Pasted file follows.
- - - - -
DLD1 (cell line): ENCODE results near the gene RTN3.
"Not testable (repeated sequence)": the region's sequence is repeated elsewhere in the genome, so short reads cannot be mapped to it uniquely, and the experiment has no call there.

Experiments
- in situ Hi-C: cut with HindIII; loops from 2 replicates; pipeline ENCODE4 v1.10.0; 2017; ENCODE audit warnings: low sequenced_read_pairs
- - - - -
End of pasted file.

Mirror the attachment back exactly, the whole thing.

DLD1 (cell line): ENCODE results near the gene RTN3.
"Not testable (repeated sequence)": the region's sequence is repeated elsewhere in the genome, so short reads cannot be mapped to it uniquely, and the experiment has no call there.

Experiments
- in situ Hi-C: cut with HindIII; loops from 2 replicates; pipeline ENCODE4 v1.10.0; 2017; ENCODE audit warnings: low sequenced_read_pairs